School may be out, but recess is in! If you’re an outdoor lover, there’s no better place to spend your summer than in Waynesboro, Virginia. We’ve got the peaks, the valleys, the water, and all the good nature your body and spirit crave. Can’t decide where to start? Check out these summer events you won’t want to miss, then pack those hiking boots, bike helmets, or racing shoes and escape to the Blue Ridge Mountains for an adventure-filled getaway!
1. “B” is for “Brews and Food”
The Shenandoah Valley is nationally-renowned for its beauty and outdoor recreational opportunities. But no matter how many trails you hike, bike, and paddle, no visit to Waynesboro would be complete without experiencing the Fields of Gold Farm Trail, the Shenandoah Valley Wine Trail, and the new Shenandoah Beerwerks Trail, featuring 13 microbreweries.
Waynesboro has been called “trout central in the Old Dominion” and aptly so. With the South River flowing through downtown and quality trout fishing available year-round, Waynesboro has become a destination for anglers around the world.
This centrally-located, urban fishery also has an allure for families planning their vacation. “There’s something here for everyone,” say South River Fly Shop co-owners Tommy Lawhorne and Kevin Little. “Within 30 minutes whatever lodging you want is here,” says Kevin. “From backcountry camping in the National Forest all the way to RV to cabins to B&Bs to hotels. Same thing with food, same thing with culture, mountain biking, paddling, and hiking. And in the middle of that, we have a trout stream that is large enough to be a destination that can support numerous people a day and is year-round viable.” Continue reading “Waynesboro VA: A Fishing Destination for the Whole Family”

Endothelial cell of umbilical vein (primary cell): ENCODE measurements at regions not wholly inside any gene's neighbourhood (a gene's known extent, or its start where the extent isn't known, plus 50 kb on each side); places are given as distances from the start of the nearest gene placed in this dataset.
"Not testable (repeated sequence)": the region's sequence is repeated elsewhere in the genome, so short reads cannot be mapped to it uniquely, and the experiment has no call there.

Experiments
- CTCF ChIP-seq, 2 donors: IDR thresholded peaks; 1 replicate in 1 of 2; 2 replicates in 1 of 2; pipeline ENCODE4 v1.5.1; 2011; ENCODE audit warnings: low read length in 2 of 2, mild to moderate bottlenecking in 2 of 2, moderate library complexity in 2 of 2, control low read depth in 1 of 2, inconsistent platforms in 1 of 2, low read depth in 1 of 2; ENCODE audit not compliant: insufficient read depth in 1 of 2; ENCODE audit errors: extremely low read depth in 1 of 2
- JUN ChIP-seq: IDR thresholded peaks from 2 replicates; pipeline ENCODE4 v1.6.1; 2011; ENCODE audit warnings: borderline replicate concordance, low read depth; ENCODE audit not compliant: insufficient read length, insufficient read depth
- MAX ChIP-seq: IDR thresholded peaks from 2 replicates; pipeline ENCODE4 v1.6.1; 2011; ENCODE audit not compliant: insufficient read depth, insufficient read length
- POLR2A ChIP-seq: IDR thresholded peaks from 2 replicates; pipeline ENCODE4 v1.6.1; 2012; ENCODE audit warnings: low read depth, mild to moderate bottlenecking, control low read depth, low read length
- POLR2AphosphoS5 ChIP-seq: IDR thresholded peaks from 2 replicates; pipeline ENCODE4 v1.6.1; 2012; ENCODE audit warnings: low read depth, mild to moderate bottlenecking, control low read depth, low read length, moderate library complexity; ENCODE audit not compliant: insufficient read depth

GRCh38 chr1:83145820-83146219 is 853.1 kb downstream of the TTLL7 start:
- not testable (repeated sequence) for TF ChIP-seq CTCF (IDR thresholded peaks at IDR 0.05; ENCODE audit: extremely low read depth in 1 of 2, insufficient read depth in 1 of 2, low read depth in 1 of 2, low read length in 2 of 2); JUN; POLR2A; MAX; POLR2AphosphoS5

I grew up in Waynesboro in the 1970s, when the manufacturing giant DuPont presided over the city like a godfather. Everyone knew someone who worked at the plant, and the research and development that went on there was a matter of pride for the whole community. The critical but silent partner in DuPont’s success was its water source, the South River, which wound its way gracefully through the city. Because DuPont extended its arms along a one-mile stretch of the river, there were only a handful of places within city limits that the public could enjoy the river’s beauty. Ridgeview Park was one—with its duck population and fun steel bridge—but I don’t recall ever dipping a toe into the water, and I never saw anyone paddling a kayak.
Fast forward to the present day, when access to the South River has changed dramatically. In 1987 DuPont donated riverfront land to create Constitution Park along Main Street, opening up a section of river that had previously been restricted; more recently, Parks Recreation installed an adjoining Greenway Trail for pedestrians; wading areas were developed in Ridgeview Park; fly fishing took off; and festivals lauding the river’s majesty began to sprout up. The river changed from an industrial asset to a tranquil spot for rest and relaxation. Continue reading “#LiveLikeaLocal: R&R on the River”